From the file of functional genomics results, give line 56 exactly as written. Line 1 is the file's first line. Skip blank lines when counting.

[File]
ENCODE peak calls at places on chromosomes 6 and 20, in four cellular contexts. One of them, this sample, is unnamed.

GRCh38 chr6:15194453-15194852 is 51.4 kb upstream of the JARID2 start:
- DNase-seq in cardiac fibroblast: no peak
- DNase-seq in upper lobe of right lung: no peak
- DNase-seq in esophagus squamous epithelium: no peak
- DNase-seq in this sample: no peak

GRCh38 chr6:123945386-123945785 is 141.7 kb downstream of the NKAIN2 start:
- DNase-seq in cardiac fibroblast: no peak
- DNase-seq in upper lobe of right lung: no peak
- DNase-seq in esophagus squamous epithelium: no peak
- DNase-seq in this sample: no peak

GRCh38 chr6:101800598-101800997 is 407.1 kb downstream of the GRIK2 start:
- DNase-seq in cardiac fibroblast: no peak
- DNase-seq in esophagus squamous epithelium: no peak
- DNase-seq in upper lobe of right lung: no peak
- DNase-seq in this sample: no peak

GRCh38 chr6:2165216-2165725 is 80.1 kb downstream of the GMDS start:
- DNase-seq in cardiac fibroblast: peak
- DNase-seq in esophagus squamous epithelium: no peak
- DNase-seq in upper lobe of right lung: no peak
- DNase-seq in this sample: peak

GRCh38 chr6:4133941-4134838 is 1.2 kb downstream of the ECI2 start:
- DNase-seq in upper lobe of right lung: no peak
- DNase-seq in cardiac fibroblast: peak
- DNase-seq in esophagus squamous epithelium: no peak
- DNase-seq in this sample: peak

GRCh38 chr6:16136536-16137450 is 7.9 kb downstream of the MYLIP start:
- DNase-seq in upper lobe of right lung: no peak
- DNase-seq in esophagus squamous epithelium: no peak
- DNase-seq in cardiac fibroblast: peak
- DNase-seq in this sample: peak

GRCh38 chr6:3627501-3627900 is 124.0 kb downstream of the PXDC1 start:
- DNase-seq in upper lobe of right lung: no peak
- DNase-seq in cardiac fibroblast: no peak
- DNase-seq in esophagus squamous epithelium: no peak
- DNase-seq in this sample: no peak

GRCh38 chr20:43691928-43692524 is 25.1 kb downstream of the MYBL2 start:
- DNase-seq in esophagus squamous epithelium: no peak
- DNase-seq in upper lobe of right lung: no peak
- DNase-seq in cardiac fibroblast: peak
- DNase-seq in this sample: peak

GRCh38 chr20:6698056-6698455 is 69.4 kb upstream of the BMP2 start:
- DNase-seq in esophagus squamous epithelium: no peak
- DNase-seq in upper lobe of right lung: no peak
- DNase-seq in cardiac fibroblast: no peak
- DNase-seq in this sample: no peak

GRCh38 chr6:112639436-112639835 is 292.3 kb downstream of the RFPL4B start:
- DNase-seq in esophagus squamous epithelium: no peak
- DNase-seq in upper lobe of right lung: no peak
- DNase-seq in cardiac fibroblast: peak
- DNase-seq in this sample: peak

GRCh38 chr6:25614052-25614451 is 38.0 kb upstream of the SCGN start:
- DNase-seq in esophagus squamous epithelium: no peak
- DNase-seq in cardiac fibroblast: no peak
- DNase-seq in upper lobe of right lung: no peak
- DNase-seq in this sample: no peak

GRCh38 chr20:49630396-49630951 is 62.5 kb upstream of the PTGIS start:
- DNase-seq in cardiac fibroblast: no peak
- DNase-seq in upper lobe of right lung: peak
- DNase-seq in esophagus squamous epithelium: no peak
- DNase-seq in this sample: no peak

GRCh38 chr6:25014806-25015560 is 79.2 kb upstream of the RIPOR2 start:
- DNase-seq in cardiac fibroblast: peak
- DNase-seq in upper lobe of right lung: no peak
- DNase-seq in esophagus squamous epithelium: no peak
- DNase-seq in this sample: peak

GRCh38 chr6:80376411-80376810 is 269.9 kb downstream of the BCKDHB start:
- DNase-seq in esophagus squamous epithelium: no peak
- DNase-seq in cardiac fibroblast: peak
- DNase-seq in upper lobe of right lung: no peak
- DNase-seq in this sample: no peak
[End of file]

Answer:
- DNase-seq in this sample: no peak